Thursday, June 14, 2012

Health Insurance

Lots of people wonder which health insurance plan they should choose at their company.  Others wonder if they can afford the monthly premiums deducted from their checks.  Still others wish they even had a choice.

Then there's me.  Sitting on a blog, trying to come up with a way to explain the complexities of insurance without putting you to sleep.  Or worse, confusing you.

Here are some cold hard facts about health insurance:

  • Most doctors give a cash discount for settling your bill at the time of service instead of having it billed or processed through an insurance company.  Just ask at the reception desk.
  • It costs your doctor a lot of money to process an insurance claim.  He has to hire people who specialize in specific codings and processes for multitudes of insurance companies.  Often it is months until he is paid.
  • The insurance company is a lot like "the house" in Vegas.  The odds are in the insurance company's favor.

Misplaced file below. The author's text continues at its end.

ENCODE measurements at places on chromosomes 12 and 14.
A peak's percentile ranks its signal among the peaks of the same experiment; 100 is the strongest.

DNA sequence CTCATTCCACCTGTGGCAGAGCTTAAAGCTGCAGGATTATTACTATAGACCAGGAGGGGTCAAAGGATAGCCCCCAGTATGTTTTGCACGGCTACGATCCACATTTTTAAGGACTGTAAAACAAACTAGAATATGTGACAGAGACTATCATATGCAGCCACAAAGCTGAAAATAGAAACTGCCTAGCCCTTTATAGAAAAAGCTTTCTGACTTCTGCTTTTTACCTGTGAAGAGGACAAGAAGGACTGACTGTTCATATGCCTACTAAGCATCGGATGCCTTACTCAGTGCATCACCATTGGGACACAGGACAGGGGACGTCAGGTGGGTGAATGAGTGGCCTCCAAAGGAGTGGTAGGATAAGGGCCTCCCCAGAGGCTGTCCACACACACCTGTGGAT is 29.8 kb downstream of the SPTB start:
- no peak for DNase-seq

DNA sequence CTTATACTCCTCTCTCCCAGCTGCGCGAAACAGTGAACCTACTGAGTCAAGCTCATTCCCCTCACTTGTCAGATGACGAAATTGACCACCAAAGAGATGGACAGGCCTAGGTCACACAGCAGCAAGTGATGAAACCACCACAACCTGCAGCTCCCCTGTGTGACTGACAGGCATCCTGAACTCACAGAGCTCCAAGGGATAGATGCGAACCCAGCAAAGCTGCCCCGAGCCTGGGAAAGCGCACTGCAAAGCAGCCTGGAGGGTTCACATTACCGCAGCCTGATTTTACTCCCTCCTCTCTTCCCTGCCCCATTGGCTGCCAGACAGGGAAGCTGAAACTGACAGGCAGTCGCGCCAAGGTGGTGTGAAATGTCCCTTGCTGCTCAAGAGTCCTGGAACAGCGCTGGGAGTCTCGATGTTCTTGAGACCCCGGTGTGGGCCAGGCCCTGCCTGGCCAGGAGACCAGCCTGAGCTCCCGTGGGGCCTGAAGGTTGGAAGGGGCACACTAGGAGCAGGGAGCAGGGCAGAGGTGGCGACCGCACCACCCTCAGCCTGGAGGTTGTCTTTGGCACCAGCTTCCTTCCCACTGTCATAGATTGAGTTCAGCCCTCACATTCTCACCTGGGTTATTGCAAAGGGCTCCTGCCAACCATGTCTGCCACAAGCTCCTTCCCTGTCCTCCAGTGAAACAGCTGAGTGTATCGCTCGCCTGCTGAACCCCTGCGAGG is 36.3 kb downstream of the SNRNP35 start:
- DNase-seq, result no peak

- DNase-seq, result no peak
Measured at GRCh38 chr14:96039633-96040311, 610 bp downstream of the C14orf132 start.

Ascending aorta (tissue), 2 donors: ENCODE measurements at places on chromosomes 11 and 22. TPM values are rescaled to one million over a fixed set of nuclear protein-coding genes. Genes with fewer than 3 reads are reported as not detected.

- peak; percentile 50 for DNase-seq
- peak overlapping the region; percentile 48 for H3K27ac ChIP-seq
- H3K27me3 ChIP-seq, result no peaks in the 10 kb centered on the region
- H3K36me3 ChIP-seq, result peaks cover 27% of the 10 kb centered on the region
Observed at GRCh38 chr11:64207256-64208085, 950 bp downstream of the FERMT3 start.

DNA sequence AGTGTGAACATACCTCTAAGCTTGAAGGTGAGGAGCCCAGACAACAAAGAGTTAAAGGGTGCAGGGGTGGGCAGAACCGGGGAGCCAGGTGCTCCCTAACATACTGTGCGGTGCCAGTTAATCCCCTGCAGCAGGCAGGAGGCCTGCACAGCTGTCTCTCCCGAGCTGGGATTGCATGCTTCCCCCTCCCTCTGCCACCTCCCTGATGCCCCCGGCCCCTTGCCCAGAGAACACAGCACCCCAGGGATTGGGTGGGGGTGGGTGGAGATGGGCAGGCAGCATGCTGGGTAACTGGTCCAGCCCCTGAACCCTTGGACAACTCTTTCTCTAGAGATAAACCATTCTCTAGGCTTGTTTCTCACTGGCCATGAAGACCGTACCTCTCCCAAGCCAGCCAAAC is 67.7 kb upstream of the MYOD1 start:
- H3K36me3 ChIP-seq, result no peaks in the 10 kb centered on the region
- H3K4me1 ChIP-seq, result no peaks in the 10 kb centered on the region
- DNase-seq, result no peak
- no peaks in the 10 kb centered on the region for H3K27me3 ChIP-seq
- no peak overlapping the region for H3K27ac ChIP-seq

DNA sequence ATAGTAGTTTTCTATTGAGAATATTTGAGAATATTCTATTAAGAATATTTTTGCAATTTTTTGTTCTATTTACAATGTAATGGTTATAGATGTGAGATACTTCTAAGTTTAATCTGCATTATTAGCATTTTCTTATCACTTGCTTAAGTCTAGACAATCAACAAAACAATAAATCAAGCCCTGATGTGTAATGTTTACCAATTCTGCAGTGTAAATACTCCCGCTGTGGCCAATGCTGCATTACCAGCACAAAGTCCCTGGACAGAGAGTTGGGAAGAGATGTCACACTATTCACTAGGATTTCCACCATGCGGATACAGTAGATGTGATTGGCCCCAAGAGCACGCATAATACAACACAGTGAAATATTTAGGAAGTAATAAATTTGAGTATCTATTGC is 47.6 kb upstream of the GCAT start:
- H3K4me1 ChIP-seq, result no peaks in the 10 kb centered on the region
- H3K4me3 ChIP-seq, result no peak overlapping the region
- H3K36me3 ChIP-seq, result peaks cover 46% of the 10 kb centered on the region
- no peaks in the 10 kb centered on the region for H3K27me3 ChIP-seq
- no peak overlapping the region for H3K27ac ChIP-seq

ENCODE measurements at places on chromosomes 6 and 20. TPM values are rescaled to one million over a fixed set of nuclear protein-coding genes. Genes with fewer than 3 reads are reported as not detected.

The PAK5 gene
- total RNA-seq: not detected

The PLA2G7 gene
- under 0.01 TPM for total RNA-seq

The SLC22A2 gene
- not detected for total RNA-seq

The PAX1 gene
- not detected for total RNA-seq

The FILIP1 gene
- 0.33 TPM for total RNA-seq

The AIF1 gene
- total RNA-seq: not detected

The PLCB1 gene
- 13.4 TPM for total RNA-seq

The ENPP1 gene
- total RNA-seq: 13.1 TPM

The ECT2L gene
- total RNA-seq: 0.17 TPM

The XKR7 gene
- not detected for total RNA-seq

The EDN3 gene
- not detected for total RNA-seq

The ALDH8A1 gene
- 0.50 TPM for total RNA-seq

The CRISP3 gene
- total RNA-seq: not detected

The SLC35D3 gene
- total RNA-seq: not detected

• Health insurance used to be something purchased to insure against catastrophic expenses, such as major accidents or surgeries.  When people expect insurance to pay for everything, it increases the costs for everyone, including the doctors.
When it comes to making a decision about health insurance, you need to keep the following factors in mind:

  1. What medical expenses do I know I will have on a regular basis?  (ie, recurring prescriptions, bi-annual doctor visits, etc.)
  2. What is the actual retail price for those expenses?  (ie, the price without insurance)  You might be surprised to learn it is usually less than $150 to visit your doctor.  The lab tests are what will give you sticker shock.  Talk to your doctor or nurse to find out which labs in town have the lowest prices.  Walgreens now offers cholesterol screenings for only $30.
  3. How much can I afford on a monthly basis for medical costs?  This amount should include  premiums you're already paying (or planning on paying), any amount you currently set aside in an FSA or HSA, plus any extra you can devote to medical costs.
  4. What dollar amount on a medical bill would bankrupt me?  (This is the amount you want to insure against.)
Once you have the answers to these questions, you can begin to evaluate some of your decisions about health insurance.  It's all about running the numbers to see what choices help you come out ahead.

Are YOU facing difficult choices about your health insurance?  Sound off in the comments below or shoot me an email at and I'd be happy to help you!

No comments:

Post a Comment